# how to use the v search and h search functions

Excel has many features to create useful everyday programs. Whether for business or personal needs, a single spreadsheet can replace an entire application specifically designed for a given task. In this tutorial, we will see how to use the vlookup and hlookup functions in Excel.

Researchv and research are two of the most used functions in Excel. They are used to find data in a dense spreadsheet or even in external spreadsheets. Suppose you have an Excel sheet representing a company’s customer database. Each customer has an identification (reference) and various data associated with his profile.

We want to create a formula to retrieve a customer’s email after having selected his reference in an Excel drop-down list. One such possibility is through the use of the vearch or hearch function.

## Researchv and researchh: how to use them?

Search v and search h in Excel allow, as their name suggests, to retrieve or search for information in a range of data and to return a value corresponding to this reference. An example explained simply is the following: find the customer having for reference R03 in the beach A2 to D5 and retrieves his email address. We will see how to translate this query into a formula in Excel.

But before coming to that, let us specify that the difference between researchv and researchh is at the level of the direction of the research. V for vertical (column) and H for horizontal (row). Here’s how to use them in a formula:

1. Searchv (lookup_value; array; column; near_value)
2. H lookup (lookup_value; array; row; near_value)
• Desired value : it is the value which must be sought in the range or matrix in order to find a specific data concerning it
• Matrix : this is the range of cells in which the value to search is located
• Column or row number : this parameter corresponds to the number of the column (vrearch) or row (hrearch) which contains the expected result. It is necessary to count from the first column of the selected range and not from the first column of the worksheet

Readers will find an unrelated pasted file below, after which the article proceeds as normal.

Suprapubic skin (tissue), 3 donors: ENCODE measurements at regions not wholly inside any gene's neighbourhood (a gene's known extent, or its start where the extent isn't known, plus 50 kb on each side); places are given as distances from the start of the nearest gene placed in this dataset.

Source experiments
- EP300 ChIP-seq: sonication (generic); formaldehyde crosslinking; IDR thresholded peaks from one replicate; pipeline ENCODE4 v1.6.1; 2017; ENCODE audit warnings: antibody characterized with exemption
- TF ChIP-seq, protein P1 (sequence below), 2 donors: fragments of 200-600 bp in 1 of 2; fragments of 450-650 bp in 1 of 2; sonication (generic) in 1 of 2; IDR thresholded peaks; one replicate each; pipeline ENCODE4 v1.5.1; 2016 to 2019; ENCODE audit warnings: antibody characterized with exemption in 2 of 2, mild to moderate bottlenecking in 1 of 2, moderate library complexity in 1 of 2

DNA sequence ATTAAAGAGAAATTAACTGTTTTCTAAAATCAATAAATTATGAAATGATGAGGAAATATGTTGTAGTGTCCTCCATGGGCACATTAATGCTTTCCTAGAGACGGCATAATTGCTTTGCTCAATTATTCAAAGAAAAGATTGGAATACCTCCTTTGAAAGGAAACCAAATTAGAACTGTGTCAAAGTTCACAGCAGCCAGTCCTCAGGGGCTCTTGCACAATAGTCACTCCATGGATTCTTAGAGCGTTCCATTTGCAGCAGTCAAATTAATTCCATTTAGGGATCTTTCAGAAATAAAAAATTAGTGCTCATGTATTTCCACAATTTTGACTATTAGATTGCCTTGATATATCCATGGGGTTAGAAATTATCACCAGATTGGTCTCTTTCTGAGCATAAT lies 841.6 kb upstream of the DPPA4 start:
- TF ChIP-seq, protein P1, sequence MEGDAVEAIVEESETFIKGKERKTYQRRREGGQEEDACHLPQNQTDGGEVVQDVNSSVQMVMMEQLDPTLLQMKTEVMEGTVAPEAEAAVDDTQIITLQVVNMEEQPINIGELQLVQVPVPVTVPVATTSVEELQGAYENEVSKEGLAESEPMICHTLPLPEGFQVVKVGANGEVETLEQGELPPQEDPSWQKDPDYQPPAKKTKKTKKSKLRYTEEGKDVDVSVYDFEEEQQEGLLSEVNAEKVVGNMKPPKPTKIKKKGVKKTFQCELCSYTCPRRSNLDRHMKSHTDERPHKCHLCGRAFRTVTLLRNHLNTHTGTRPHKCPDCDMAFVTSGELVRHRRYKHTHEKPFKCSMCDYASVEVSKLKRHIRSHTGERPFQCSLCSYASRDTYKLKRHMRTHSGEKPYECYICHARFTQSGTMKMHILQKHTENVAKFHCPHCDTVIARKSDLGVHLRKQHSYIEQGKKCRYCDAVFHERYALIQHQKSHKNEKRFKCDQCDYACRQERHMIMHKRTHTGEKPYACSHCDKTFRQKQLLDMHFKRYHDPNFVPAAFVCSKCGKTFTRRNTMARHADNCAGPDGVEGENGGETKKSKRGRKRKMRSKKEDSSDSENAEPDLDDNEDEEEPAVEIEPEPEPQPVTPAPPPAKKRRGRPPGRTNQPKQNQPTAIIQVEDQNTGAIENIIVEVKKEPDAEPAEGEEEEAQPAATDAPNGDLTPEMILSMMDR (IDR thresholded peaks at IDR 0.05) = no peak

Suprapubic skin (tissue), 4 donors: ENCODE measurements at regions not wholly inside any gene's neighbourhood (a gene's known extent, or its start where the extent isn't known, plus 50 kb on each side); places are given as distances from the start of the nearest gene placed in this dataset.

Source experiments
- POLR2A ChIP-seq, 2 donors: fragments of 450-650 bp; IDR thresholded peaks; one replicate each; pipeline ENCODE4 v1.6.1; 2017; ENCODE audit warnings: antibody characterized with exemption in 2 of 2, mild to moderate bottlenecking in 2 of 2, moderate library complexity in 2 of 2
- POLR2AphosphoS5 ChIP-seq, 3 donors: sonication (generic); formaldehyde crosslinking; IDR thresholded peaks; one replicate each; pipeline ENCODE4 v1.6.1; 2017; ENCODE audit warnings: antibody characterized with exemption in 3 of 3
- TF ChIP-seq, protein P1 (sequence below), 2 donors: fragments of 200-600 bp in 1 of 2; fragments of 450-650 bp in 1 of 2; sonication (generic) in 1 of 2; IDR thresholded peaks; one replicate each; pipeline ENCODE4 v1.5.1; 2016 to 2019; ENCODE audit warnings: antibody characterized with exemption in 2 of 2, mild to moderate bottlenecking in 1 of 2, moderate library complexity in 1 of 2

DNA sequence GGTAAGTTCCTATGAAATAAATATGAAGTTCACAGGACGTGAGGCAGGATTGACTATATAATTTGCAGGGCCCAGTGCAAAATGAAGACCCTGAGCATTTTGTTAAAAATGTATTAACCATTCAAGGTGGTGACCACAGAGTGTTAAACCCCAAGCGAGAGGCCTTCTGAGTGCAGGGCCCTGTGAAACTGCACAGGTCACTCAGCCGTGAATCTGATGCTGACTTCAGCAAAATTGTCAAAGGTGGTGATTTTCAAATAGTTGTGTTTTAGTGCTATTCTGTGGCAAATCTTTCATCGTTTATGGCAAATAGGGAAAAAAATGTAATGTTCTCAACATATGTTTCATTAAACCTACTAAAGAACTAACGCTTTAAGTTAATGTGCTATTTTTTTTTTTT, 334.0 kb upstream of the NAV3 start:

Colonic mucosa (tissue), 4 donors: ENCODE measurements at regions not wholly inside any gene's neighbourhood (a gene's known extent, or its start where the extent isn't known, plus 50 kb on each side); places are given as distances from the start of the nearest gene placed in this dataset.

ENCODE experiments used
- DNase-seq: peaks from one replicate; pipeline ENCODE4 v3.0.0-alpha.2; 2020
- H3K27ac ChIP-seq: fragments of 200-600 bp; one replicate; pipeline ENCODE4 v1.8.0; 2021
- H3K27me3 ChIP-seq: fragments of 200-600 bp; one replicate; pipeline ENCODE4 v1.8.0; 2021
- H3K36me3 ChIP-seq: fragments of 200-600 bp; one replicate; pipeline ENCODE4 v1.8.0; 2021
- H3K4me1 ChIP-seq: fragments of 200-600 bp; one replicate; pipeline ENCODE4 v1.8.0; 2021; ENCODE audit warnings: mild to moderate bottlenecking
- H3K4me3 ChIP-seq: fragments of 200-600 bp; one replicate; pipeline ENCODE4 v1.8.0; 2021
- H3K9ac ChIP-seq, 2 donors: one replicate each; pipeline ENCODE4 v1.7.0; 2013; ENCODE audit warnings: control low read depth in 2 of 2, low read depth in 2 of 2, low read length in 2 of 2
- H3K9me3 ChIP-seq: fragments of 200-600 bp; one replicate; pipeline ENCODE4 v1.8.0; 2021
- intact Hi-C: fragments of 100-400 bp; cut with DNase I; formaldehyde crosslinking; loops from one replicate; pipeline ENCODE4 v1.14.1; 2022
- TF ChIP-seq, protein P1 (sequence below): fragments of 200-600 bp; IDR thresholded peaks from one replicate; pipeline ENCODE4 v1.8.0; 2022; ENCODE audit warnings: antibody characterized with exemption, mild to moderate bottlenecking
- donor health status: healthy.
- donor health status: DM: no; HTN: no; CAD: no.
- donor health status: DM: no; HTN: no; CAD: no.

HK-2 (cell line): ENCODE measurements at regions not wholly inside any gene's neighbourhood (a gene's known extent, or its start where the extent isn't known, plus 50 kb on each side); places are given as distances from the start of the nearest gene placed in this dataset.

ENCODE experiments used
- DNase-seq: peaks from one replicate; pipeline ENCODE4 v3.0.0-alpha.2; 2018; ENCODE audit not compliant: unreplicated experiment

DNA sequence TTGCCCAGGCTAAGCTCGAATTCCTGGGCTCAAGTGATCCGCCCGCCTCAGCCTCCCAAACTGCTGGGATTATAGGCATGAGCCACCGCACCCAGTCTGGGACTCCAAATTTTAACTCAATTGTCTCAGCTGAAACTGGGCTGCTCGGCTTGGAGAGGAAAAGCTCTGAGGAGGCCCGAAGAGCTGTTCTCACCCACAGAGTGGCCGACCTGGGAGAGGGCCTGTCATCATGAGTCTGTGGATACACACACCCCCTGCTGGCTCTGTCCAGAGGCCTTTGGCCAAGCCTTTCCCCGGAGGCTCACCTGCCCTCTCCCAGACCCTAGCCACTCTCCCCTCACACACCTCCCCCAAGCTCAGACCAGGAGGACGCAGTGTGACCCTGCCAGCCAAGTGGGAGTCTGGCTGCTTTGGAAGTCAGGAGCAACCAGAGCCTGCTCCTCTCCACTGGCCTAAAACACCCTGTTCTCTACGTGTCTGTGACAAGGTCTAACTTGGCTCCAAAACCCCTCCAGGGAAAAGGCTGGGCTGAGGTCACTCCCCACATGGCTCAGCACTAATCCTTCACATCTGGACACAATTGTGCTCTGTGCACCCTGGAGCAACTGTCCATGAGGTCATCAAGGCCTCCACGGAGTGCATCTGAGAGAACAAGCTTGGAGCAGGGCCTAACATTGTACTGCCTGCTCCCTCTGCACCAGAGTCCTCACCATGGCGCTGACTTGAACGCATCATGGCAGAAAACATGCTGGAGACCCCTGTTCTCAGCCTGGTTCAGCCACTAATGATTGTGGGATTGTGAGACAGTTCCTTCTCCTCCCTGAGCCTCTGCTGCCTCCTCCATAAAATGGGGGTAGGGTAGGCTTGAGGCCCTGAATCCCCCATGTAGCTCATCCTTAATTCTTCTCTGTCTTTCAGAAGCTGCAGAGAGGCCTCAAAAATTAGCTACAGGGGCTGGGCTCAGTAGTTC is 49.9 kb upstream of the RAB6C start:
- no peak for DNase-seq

• Close value : this is a logical (or boolean) argument that can only have two states: true or false. It is used to indicate whether one wishes to recover a result with a close value or an exact value corresponding to the requested_value. Very often, we are looking for a result that exactly matches the value we are looking for. You will need to enter the False argument for this.

Read also: How to round up or down in Excel

## Practical case

Finally, here is a concrete example that will allow you to better understand all these explanations. We are going to create a formula to get the email address of a customer by entering his reference in a cell. To do this, we will use the vearch formula since the references are listed one after the other vertically. As you can see from the screenshot above, the formula looks like this: = VLOOKUP (F12; A2: D5; 4; FALSE). We have the database (range of cells) on the one hand. It covers the first 5 rows of columns A to D.

Further down, in columns E and F, we have created two rows to go find a value and return the corresponding result. In this case, cell F12 must contain the value to search for (customer reference). Cell F13 contains the formula for fetching the customer’s email.

• The first argument of our formula is therefore F12 since we will look for the reference entered in this cell
• The second argument is A2: D5 which corresponds to the range or matrix which contains both the reference and the sought value
• The third argument is the number 4 which corresponds to the index of the column that contains the search result. In this case, the emails are in column D which is the 4th column starting from the first column of the selected range
• Finally, the FALSE argument allows you to find the exact match. It makes no difference here since it is a string.

By validating the formula, the cell displays an N / A error which is quite normal. To display a value, you must enter the reference of a customer in cell F12 to retrieve his email which will therefore be displayed in the cell containing the search formula (F13).  This is not very complicated. The operation is practically the same for the Searchh function which should be used if the list of the search source is arranged horizontally, which is not the case in our example.